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Justice News

Department of Justice
U.S. Attorney’s Office
Middle District of Pennsylvania

FOR IMMEDIATE RELEASE
Wednesday, August 3, 2016

Steelton Man Indicted For Social Security Fraud

HARRISBURG - The United States Attorney’s Office for the Middle District of Pennsylvania announced that a federal grand jury in Harrisburg has indicted a Steelton man on criminal charges of fraudulently obtaining Social Security benefits.

According to United States Attorney Peter Smith, Mohammed Rizk, age 53, Steelton, was charged with theft and Social Security fraud. The charges stem from Rizk obtaining approximately $67,000 in benefits under the Social Security Administration’s Retirement and Survivor’s Insurance (RSI) Program between 2014 and 2016 by falsely representing that the minor children of his deceased spouse were living with him when in fact they were living elsewhere. Allegedly, Rizk, as representative payee, took the funds that the children were entitled to and converted them to his own use.  The government is also seeking forfeiture of the funds obtained through the fraud.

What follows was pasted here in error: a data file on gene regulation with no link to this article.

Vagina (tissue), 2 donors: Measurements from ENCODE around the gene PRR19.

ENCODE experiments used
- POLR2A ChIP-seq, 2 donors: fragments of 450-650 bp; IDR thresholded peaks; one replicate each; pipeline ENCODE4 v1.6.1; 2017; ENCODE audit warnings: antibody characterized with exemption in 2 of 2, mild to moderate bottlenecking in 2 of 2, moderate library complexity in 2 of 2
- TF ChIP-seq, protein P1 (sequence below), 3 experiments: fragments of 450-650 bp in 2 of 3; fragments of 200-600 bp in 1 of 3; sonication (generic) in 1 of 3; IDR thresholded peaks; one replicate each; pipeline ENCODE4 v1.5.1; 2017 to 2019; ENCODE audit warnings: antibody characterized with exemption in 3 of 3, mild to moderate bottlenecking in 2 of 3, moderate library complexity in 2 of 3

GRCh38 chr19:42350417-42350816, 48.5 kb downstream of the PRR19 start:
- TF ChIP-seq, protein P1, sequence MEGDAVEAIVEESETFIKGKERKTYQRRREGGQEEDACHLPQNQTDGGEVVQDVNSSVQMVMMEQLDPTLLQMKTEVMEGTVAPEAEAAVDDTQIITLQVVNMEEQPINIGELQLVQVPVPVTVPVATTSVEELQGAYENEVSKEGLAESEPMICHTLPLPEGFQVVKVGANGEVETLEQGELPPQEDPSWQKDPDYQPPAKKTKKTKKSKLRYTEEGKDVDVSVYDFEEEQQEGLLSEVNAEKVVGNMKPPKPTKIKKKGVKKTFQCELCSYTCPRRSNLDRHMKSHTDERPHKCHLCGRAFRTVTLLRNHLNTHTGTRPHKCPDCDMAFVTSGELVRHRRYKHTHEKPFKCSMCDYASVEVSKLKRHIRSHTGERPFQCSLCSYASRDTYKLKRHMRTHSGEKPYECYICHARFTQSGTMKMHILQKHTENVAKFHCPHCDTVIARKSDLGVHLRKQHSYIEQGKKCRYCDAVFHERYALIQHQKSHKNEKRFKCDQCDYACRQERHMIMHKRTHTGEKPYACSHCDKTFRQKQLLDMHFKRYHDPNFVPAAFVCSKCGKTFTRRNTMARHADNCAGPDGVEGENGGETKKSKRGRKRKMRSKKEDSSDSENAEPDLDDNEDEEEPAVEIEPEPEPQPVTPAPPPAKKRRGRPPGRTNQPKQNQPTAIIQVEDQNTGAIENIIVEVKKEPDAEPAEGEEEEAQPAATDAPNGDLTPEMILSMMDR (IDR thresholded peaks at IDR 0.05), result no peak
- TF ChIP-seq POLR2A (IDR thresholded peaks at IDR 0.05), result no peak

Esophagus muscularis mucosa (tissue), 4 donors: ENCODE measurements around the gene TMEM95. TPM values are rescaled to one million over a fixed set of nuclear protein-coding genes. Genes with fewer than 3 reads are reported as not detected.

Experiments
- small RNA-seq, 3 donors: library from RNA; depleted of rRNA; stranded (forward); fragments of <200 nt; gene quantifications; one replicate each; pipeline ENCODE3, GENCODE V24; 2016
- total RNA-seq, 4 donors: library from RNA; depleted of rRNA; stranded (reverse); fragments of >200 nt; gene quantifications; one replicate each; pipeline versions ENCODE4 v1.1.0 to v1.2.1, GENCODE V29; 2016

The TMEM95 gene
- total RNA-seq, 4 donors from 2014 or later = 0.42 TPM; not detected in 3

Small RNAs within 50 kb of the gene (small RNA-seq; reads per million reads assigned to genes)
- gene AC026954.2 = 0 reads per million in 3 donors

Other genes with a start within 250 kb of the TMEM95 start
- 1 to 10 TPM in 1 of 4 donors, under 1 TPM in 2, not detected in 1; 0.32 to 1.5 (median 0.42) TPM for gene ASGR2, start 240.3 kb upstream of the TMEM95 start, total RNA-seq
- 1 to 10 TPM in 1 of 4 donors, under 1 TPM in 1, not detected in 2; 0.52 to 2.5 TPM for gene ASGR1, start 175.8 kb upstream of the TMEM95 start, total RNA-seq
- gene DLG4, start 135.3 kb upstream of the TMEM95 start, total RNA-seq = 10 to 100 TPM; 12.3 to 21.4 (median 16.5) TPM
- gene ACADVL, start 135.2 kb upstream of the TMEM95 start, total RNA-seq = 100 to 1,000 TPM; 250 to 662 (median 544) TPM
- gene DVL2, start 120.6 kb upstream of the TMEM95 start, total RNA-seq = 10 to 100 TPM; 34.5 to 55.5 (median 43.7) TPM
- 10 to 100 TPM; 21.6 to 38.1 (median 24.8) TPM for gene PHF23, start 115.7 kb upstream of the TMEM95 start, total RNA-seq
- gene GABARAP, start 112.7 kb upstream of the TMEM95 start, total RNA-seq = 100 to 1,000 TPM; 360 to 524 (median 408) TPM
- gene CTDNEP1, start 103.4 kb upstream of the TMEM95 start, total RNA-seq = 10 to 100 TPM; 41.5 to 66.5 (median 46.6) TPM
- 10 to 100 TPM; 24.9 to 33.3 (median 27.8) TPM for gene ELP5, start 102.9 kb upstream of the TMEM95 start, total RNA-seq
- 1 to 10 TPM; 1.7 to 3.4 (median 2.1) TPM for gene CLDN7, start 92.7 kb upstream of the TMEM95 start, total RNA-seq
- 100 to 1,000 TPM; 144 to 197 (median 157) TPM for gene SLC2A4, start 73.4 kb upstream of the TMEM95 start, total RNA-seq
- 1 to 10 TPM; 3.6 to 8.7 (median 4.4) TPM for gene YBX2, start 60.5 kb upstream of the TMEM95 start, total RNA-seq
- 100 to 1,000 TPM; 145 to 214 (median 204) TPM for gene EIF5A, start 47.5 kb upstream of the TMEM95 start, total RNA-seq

The case was investigated by the Social Security Administration’s Office of Inspector General and the Dauphin County District Attorney’s Office Criminal Investigation Division. The case is being prosecuted by Assistant United States Attorney William A. Behe.  Rizk is also facing related charges brought against him by the District Attorney’s Office for insurance fraud.

An indictment is only an allegation. All persons charged are presumed to be innocent unless and until found guilty in court.

A sentence following a finding of guilt is imposed by the Judge after consideration of the applicable federal sentencing statutes and the Federal Sentencing Guidelines.

The maximum penalty under federal law is 10 years of imprisonment, a term of supervised release following imprisonment, and a fine. Under the Federal Sentencing Guidelines, the Judge is also required to consider and weigh a number of factors, including the nature, circumstances and seriousness of the offense; the history and characteristics of the defendant; and the need to punish the defendant, protect the public and provide for the defendant's educational, vocational and medical needs. For these reasons, the statutory maximum penalty for the offense is not an accurate indicator of the potential sentence for a specific defendant.

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Topic(s): 
Securities, Commodities, & Investment Fraud
Updated August 3, 2016